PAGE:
- The two blocks north of the Feldstrasse entrance are government offices. They accommodate u. a. the MUSA Museum Startgalerie Artothek set up by the cultural department , above that the Vienna Planning Information and the Vienna Business Agency .
- Behind the town hall, at the address Friedrich-Schmidt-Platz 5, the cultural department has resided for decades (municipal department 7).
- In the former Palais Obentraut, north of Friedrich-Schmidt-Platz, the Vienna planning workshop is located on the ground floor , while the upper floors are home to the City Audit Office , formerly the control office of the City of Vienna.
- In the former Weights and Measures Office ( Friedrich-Schmidt-Platz 3), which, as the golden globe on the roof indicates, the Federal Office for Metrology and Surveying was housed, municipal offices have also been located since the 1990s.
- After 1945, Bartensteingasse was synonymous with the Housing Office of the City of Vienna. Several houses in this street leading from the town hall entrance Lichtenfelsgasse are now official houses.
- Wien Holding , which manages the city's own companies , has its headquarters at Universitätsstrasse 11, at the corner of Landesgerichtsstrasse .
- At Rathausstrasse 1, at the corner of Stadiongasse , the headquarters of the city's IT department (then MA 53) was replaced by an earlier cinema building that was recently extended ( Forum-Kino , 1968–1972 seat of the Press and Information Service of the City of Vienna, MD-PID, then MA 53) ( Municipal Department 14) was established. This building was demolished in 2017 because the room layout did not correspond to its future use.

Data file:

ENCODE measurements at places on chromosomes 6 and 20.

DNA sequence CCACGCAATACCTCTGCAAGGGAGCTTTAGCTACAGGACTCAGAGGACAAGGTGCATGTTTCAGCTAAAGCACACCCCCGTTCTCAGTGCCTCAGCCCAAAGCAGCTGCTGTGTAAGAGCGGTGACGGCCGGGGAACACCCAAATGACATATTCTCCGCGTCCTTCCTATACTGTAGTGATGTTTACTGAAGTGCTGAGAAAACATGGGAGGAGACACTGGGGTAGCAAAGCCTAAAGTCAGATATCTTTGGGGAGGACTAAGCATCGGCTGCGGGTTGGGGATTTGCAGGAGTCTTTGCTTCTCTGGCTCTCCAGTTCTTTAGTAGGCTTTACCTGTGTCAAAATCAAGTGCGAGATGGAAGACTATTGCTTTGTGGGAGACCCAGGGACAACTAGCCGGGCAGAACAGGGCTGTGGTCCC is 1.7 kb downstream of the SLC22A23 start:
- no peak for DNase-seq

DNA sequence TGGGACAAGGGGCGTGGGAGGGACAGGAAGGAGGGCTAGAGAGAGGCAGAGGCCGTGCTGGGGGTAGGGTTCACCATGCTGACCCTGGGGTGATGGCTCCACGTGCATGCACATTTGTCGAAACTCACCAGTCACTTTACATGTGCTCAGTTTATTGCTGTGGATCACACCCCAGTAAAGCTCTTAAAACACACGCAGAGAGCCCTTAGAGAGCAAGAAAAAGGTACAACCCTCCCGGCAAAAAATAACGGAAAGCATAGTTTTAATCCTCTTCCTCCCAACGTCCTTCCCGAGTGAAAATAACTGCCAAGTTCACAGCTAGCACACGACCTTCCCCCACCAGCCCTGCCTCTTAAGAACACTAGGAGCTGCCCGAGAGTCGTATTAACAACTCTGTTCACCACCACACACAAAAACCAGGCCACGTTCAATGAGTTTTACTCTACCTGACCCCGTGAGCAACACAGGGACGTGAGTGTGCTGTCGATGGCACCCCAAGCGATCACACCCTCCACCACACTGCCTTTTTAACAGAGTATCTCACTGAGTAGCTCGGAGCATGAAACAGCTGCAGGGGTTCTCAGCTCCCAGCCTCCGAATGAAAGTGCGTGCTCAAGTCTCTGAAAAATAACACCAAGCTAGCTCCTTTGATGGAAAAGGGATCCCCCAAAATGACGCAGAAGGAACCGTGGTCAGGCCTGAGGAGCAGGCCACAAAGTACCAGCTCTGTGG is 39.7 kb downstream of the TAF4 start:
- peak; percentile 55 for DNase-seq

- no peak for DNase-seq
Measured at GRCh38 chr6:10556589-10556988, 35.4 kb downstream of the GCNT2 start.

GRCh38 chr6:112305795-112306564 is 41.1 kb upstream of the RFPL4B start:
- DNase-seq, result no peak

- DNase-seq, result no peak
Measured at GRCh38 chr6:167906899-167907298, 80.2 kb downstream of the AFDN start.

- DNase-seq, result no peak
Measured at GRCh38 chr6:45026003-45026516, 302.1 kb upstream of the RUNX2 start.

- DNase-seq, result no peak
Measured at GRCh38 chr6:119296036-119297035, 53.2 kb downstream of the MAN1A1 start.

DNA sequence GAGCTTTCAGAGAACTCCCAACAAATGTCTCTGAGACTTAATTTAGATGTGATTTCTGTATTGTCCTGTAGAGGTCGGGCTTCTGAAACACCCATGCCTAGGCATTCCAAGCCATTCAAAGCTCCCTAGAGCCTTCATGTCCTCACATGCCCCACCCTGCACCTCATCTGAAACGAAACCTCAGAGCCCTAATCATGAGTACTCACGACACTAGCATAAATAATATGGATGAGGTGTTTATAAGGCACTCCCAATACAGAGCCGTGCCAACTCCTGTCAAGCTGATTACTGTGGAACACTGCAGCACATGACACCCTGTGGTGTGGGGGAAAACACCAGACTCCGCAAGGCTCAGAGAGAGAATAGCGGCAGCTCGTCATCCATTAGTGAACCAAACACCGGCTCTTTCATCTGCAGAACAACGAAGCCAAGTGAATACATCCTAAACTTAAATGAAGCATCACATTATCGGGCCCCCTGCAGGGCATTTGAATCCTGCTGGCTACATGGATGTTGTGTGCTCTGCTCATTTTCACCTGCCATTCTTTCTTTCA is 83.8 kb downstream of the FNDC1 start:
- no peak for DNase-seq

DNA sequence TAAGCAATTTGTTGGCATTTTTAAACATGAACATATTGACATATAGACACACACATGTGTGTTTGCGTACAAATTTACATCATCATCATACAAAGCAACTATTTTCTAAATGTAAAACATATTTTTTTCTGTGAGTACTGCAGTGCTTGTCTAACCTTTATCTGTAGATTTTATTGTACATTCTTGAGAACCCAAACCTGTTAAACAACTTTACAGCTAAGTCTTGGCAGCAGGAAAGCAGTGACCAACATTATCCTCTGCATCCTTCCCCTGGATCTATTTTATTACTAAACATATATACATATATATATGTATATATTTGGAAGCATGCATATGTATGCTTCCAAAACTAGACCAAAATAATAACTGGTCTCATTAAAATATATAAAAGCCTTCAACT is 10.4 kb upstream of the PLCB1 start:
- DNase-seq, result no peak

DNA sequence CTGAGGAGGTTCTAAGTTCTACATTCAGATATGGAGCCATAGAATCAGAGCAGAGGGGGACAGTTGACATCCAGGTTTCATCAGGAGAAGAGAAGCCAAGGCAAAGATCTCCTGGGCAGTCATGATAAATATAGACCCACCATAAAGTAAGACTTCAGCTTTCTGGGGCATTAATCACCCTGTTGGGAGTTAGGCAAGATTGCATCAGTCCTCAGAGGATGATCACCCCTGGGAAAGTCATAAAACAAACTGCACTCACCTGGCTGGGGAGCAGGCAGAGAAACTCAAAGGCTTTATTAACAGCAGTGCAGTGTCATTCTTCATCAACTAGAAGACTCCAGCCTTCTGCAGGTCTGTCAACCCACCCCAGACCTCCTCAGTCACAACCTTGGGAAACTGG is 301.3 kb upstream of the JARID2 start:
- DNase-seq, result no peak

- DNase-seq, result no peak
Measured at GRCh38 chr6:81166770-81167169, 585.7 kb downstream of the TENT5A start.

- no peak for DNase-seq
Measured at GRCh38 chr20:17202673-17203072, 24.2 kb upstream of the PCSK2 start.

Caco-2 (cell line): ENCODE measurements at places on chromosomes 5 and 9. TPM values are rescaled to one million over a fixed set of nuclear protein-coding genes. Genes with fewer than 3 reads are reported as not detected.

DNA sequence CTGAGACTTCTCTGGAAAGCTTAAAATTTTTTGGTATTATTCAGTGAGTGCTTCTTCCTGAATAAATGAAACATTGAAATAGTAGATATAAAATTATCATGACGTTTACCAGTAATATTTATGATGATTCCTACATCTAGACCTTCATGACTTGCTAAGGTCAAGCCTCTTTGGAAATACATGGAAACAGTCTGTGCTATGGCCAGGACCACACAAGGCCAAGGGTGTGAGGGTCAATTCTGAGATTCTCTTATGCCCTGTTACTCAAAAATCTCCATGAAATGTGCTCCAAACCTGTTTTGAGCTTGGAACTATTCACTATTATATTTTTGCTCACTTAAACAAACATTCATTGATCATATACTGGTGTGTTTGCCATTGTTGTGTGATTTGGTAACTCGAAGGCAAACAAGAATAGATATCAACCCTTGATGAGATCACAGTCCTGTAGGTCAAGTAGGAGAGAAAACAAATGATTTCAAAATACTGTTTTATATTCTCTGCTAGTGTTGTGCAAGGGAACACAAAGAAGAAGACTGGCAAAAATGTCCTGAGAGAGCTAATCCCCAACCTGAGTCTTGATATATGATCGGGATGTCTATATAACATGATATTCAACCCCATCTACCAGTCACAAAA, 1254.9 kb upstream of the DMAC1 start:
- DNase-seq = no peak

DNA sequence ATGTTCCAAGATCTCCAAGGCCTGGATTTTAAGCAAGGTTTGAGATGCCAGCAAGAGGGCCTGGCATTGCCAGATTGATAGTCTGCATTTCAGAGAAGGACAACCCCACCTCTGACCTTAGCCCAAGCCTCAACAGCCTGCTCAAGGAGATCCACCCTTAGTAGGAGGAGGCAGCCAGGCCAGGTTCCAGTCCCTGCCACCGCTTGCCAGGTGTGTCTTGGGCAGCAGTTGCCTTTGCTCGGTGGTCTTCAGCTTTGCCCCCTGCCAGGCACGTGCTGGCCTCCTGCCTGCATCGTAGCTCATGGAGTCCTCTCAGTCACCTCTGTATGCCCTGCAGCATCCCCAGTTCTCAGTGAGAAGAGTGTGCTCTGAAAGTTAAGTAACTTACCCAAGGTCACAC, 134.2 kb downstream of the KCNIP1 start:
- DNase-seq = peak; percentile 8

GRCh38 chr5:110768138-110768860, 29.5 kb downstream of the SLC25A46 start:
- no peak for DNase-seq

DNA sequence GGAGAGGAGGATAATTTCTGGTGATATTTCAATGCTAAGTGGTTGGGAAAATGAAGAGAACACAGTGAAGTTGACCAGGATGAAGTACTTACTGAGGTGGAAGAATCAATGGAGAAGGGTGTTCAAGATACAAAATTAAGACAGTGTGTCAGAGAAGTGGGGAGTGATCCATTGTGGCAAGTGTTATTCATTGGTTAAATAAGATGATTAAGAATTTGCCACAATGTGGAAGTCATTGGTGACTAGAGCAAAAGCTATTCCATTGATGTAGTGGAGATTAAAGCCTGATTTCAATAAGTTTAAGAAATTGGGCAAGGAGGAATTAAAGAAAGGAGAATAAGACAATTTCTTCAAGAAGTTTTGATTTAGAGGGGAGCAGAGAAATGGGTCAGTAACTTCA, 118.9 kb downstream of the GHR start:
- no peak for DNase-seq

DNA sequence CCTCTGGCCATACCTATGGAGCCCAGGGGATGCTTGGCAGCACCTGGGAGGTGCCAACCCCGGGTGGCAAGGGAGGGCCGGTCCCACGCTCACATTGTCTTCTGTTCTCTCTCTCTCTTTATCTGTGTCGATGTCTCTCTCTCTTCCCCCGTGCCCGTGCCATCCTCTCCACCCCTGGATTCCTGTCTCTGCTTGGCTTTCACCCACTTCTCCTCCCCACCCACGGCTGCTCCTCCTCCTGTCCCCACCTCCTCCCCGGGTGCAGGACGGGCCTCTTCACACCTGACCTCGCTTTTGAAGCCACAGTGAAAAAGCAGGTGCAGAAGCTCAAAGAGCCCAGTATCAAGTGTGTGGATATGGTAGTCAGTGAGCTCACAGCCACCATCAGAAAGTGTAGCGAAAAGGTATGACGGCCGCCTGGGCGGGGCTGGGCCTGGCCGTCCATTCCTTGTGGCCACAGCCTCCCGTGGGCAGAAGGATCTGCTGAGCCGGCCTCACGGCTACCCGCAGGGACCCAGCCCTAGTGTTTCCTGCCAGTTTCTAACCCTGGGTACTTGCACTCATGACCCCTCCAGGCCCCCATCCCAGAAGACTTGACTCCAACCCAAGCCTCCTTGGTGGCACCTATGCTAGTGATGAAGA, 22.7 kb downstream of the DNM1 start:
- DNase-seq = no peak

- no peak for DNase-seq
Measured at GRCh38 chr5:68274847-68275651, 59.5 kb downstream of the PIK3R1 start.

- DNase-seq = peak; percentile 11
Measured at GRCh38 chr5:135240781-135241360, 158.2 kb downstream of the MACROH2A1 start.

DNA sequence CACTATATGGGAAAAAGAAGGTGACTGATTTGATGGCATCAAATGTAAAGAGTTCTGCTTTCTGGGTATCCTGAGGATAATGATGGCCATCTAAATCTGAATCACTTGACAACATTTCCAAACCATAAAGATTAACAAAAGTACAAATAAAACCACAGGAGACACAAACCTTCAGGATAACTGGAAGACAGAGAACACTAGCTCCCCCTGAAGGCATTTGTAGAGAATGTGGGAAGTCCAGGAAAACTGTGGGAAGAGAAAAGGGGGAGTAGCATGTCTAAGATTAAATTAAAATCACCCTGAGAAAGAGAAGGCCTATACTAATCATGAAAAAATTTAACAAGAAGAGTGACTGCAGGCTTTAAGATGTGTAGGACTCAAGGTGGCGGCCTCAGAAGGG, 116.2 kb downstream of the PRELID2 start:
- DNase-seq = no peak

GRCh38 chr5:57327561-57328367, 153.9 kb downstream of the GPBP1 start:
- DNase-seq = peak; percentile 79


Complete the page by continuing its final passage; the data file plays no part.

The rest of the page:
In the course of an overall renovation, which is expected to run from 2019 to 2024, the central tower of the town hall will be or is scaffolded. The 70 m high scaffolding will have a white protective net with a red print from mid-April 2019. The currently largest art installation in Austria with an area of 1500 m 2 was created by queer artists Ashley Hans Scheirl and Jakob Lena Knebl and shows two female-contoured but genderless figures. The slimmer one sits on the shoulders of the plump one. They allude to the artists, 100 years of Red Vienna and other topics.